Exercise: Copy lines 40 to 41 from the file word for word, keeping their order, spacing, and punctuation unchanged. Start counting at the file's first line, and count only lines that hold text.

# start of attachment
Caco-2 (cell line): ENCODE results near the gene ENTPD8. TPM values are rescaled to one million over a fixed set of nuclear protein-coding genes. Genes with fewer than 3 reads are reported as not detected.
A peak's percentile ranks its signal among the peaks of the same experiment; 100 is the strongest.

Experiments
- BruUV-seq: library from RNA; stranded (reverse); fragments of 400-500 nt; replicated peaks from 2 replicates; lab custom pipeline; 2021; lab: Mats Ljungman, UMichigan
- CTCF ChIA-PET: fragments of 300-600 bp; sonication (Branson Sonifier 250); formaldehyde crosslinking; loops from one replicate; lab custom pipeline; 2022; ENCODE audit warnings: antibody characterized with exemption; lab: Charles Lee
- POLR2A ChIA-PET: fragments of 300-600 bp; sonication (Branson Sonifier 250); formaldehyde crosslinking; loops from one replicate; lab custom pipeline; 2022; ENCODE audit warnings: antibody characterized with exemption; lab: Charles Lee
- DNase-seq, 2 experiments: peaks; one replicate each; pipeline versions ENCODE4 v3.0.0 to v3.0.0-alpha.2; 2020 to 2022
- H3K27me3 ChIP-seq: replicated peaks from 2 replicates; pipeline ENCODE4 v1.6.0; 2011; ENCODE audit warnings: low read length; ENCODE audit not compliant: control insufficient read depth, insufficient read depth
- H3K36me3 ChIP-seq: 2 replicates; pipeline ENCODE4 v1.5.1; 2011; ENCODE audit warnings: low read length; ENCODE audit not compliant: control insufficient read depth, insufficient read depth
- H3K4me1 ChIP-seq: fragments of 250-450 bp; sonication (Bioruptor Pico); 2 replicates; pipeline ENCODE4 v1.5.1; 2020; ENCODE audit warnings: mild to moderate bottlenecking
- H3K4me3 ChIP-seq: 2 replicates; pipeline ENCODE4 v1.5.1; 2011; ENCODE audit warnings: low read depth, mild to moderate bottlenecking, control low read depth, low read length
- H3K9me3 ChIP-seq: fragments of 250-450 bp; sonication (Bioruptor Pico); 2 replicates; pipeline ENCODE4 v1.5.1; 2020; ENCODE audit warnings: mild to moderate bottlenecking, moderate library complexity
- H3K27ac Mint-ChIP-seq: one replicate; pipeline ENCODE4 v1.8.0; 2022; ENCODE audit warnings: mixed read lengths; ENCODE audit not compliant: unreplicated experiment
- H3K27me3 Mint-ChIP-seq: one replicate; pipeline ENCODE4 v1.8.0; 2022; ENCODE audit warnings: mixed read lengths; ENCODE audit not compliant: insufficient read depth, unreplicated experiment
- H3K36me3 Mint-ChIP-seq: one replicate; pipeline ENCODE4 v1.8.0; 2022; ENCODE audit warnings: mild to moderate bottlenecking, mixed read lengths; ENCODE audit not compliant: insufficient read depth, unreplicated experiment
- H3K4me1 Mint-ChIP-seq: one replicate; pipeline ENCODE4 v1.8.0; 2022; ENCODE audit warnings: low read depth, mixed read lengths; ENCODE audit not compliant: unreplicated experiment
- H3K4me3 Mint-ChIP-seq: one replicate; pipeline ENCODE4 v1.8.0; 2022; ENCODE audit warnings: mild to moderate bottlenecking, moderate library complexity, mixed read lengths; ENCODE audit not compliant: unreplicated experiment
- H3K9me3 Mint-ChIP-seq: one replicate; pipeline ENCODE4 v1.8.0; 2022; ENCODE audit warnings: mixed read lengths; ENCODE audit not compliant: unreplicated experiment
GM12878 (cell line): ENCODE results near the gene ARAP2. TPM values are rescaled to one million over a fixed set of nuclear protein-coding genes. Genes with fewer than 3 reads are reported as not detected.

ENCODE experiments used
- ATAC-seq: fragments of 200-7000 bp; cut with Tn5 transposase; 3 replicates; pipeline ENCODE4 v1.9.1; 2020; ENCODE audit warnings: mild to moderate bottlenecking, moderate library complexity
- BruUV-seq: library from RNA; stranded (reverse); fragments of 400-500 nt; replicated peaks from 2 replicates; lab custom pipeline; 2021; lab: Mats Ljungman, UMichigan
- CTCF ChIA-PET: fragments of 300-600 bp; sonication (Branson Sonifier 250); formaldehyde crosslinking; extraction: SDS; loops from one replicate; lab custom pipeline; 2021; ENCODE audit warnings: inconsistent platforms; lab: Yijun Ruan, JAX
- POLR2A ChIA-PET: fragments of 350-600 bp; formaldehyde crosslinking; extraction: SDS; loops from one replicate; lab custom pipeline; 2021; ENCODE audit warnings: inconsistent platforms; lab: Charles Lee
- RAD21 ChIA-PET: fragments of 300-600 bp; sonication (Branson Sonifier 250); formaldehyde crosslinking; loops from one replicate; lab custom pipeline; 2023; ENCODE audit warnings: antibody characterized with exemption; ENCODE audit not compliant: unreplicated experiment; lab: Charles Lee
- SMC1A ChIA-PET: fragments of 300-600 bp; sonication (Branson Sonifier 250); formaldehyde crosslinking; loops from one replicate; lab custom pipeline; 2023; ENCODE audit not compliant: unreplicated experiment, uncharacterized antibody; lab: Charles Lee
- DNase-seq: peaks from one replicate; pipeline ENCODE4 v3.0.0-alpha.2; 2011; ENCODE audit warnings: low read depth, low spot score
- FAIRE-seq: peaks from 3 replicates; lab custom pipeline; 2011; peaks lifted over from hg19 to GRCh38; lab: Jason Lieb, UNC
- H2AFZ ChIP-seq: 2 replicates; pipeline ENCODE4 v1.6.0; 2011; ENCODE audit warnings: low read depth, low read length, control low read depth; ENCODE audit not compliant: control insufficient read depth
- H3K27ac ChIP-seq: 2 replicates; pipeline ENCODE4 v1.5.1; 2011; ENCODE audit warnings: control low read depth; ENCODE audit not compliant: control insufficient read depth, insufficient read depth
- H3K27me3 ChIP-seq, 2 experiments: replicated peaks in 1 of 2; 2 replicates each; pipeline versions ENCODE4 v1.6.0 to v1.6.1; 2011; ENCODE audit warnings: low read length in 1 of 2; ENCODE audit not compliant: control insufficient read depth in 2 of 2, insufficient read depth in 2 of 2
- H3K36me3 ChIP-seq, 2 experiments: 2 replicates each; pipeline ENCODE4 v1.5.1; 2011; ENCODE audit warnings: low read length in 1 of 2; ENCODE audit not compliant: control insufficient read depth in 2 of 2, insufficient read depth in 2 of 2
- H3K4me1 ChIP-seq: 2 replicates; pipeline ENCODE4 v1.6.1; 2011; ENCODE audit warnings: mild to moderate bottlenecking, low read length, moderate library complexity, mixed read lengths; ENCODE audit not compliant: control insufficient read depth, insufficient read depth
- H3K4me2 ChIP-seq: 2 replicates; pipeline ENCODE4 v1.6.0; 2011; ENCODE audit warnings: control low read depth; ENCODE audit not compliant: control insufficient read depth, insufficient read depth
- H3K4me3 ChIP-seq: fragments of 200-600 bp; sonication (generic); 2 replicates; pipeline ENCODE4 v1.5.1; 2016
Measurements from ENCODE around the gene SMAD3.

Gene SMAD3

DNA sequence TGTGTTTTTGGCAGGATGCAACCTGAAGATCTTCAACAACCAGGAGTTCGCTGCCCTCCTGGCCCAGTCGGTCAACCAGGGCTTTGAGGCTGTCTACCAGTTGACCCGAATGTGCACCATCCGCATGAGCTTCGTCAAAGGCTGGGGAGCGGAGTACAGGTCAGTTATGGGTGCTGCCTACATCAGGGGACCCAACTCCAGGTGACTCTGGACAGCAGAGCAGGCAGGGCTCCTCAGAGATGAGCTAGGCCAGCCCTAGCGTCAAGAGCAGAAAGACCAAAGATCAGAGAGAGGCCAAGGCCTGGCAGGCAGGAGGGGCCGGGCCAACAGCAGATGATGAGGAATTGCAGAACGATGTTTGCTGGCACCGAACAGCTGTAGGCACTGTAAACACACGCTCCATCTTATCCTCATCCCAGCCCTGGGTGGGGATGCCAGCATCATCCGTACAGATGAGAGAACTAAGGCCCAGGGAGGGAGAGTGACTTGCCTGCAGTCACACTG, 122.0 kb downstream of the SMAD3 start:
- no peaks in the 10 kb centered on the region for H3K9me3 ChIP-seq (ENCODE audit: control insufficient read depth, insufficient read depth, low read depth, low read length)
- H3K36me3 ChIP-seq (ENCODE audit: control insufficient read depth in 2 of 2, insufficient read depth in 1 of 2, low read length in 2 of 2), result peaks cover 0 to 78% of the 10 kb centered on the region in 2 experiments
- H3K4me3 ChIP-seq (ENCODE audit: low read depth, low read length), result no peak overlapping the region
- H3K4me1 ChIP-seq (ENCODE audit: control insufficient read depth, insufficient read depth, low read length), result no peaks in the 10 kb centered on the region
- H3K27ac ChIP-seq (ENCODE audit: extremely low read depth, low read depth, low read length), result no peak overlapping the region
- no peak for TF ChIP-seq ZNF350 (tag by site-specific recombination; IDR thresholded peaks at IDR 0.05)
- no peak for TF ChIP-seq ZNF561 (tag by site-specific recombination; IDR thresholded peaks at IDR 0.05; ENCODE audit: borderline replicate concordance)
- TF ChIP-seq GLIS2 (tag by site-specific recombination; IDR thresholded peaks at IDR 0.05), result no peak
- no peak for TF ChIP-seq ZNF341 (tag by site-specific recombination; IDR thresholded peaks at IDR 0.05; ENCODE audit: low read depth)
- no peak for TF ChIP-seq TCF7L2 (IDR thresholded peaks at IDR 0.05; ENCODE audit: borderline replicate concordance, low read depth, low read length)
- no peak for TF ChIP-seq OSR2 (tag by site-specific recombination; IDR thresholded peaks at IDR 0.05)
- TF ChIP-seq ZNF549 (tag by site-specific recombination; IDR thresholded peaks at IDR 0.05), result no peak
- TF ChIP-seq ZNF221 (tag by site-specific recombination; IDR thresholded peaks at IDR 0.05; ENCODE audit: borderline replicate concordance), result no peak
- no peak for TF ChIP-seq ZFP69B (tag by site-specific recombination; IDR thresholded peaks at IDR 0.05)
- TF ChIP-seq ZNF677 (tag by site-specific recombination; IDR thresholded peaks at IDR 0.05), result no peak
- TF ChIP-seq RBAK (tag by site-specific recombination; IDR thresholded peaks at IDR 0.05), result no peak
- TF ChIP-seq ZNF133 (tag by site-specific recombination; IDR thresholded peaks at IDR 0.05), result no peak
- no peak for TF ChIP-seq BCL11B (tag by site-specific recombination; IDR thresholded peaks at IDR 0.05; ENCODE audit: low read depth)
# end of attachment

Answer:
- H3K36me3 ChIP-seq (ENCODE audit: control insufficient read depth in 2 of 2, insufficient read depth in 1 of 2, low read length in 2 of 2), result peaks cover 0 to 78% of the 10 kb centered on the region in 2 experiments
- H3K4me3 ChIP-seq (ENCODE audit: low read depth, low read length), result no peak overlapping the region